I have been a member of the PSA since it was first set up in 2008 and was membership secretary from 2011 to 2014. My early research was in African Women’s Writing (the subject of my PhD) and my current research also includes Black British Writing. My recent publications have appeared in Research in African Literatures (49(2) (2018): 87-106) and African Literature Today where I co-edited (with Pauline Dodgson-Katiyo) a special issue on ‘Diaspora and Returns in Fiction’ (No. 34, 2016). I also contributed chapters to S. Ilott and C. Buckley (eds.) Telling it Slant: Critical Approaches to Helen Oyeyemi (Eastbourne: Sussex Academic Press, 2017) and K. Andrews and L. Palmer (eds.) Blackness in Britain (Routledge, 2016). I am a founder member of the Black British Women Writers network (https://www.vub.ac.be/TALK/BBWW/) and have co-organised (with Elisabeth Bekers who set up the network) and contributed to several conference panels run from this network. I also work as a senior desk editor for the Literary Encyclopedia (https://www.litencyc.com/) on the Anglophone African Literatures and Cultures desk.
I am a Research Fellow in English Literature at the University of Manchester, having won an AHRC Creative Economy Engagement Fellowship, to complete research and produce public engagement activities on the theme of ‘virtual reality as a form of postcolonial storytelling’. The research explores how immersive virtual experiences may encourage forms of ‘postcolonial empathy’ and foster new perspectives on difficult heritage and our shared colonial past. I am also currently completing my first monograph, Nadine Gordimer and the World-System: Apartheid as Racial Capitalism (forthcoming). The monograph is based on my doctoral research, which examined the work of South African writer Nadine Gordimer to consider how the form and content of her work allows readers to conceive of apartheid not simply as a system of racial segregation but as a form of ‘racial capitalism’. I have played a key role in raising the profile of postcolonial studies at Manchester. I worked for 2 years as Lead Organiser of the Manchester Postcolonial Studies Group, expanding the group’s membership and activities, leading the monthly reading group and running two annual series of the Postcolonial Atelier. I have also been the PSA Executive Secretary since 2017.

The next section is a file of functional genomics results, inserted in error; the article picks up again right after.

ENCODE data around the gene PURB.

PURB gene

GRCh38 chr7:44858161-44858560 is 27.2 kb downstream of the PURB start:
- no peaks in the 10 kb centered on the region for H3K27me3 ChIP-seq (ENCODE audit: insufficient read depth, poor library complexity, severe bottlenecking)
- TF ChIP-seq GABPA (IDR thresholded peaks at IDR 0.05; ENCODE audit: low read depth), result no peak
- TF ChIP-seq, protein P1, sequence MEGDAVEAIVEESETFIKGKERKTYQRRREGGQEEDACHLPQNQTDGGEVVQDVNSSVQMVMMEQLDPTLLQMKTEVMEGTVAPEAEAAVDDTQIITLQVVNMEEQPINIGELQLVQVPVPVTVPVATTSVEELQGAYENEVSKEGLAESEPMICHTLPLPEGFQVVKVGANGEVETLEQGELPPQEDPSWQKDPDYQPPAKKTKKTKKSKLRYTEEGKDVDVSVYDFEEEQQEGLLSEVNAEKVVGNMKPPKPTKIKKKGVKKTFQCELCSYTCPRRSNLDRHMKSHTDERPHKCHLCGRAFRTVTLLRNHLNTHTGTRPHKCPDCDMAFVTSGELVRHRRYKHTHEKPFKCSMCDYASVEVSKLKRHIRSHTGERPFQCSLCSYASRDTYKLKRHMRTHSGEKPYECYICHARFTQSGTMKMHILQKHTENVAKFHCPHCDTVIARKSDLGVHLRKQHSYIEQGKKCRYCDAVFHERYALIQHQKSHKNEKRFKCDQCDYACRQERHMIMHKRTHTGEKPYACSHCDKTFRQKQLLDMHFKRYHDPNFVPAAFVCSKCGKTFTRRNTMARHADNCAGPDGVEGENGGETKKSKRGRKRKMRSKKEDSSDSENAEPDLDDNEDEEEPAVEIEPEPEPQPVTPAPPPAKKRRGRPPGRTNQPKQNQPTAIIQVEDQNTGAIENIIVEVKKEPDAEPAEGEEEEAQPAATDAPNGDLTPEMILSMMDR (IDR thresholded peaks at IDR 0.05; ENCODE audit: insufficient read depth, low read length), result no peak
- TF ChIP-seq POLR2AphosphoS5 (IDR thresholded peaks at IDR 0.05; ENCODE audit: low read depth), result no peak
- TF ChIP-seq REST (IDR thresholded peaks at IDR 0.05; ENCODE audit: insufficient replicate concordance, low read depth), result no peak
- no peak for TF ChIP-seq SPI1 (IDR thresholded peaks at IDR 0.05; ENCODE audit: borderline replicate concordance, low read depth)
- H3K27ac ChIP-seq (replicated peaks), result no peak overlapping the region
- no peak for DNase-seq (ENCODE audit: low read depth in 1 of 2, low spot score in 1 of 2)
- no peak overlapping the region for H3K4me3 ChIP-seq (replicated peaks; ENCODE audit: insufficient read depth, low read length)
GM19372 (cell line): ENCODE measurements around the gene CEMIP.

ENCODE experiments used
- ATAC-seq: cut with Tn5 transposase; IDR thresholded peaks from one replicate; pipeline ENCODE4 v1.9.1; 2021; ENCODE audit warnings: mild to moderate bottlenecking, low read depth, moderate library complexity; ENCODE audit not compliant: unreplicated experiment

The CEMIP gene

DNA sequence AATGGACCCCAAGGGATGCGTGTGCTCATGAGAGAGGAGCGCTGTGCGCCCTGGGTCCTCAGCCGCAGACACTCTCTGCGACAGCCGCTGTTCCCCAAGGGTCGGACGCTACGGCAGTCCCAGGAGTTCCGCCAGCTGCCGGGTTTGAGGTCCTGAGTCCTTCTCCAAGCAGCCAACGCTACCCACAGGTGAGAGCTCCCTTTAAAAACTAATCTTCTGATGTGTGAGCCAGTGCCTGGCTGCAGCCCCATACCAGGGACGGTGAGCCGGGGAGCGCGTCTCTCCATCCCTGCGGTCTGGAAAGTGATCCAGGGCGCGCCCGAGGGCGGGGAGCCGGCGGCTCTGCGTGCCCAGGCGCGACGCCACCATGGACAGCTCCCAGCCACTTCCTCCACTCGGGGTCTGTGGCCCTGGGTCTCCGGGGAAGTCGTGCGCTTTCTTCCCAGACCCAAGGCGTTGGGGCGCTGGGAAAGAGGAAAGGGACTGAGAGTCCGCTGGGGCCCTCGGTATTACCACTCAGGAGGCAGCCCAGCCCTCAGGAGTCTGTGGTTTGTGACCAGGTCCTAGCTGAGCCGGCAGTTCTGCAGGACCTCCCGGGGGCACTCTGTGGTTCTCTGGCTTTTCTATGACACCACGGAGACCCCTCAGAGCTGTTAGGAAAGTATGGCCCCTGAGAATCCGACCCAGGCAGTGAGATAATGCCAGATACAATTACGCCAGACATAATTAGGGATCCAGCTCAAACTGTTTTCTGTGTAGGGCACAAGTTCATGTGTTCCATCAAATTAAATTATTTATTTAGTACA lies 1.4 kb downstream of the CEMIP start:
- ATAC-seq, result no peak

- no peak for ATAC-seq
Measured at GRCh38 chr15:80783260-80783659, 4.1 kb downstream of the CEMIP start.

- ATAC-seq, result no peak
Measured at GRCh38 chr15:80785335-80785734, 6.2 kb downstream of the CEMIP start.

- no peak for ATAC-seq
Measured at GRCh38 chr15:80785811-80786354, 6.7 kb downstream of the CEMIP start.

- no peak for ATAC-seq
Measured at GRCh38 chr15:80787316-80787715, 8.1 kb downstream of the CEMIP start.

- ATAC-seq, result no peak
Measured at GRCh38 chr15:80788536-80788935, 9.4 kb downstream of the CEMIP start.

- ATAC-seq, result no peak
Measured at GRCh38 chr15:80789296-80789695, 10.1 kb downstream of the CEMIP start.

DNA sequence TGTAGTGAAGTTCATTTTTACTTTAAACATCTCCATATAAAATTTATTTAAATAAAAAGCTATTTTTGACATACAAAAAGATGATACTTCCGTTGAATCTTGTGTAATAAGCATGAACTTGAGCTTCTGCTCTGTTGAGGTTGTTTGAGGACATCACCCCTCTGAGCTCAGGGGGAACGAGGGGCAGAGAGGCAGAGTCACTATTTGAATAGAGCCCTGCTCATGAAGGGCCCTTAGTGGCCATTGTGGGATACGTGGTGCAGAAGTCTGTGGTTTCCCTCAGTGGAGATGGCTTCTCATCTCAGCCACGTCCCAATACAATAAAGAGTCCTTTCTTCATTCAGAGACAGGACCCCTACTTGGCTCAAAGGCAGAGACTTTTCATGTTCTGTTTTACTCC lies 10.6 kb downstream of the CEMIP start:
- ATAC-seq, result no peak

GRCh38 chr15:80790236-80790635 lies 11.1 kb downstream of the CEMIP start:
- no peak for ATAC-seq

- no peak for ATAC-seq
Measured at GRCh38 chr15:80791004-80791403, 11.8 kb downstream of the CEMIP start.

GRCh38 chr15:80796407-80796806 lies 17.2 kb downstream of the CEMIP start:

I am a PhD Candidate at the University of Warwick in the Department of English and Comparative Literary Studies. My research focuses on postcolonial environmental studies and looks at literature from former British, French, Portuguese and Spanish colonies in most of the Caribbean and parts of Latin America and Africa, which aims to challenge the “colonial historical archive” by rewriting cultural productions through the technique of “literary cannibalism” theorised in a world-ecology framework. This is done by displacing cannibalism as an act of savagery projected onto former colonial people to use it to identify and expose the consumption and exploitation of people and land by European and North American imperial powers.
I am a professional art historian, having recently successfully defended my doctoral dissertation, titled “Baltic Jewish Photographers in the Republic of South Africa (1930–1976): Leon Levson and Eli Weinberg,” at the Lithuanian Culture Research Institute. My dissertation started interest between Lithuania (and Baltic Region) and South Africa, and a larger conversation of cultural exchange between two distinct geographic regions. My research is on the intersection between African Studies, Jewish Studies and Art History. I have also been instrumental in Lithuanian circles bringing African and African Diaspora history into the Lithuanian curriculum. For example, I am active as project manager of a non-profit research and consultancy centre AfriKo, which aims to actively develop cooperation between Lithuania and African countries in business, innovation and cultural areas. Also this fall at Vilnius University I will teach a first of its kind course in the Baltics on Africa and Asia encounters. I have been involved into PSA activities since 2018.
I am a Doctoral candidate in the Department of Comparative Literature, University of Szeged, Hungary, originally from Iraq. I obtained my BA in English language and literature from the University of Kufa, Iraq. I completed my M.A. in English literature, University of Shiats, India. My doctoral research is at the intersection of Postcolonial studies, Canadian literature, exile, migration, multiculturalism, and transcultural identity. In Canadian studies, I am especially interested in cross-cultural writers who could live in-between different cultures. I have been a member of the Postcolonial Studies Association since 2017 and served on the convention committee for the PSA Convention 2019.
Rabaha is a graduate of the University of Glasgow, UK where she completed a Masters in Children’s Literature and Literacies with Distinction. At present, she is working as lecturer at Kinnaird College for Women, Lahore, Pakistan where she teaches English Language and Children’s Literature to undergraduate students. She has been associated with the PSA since 2014.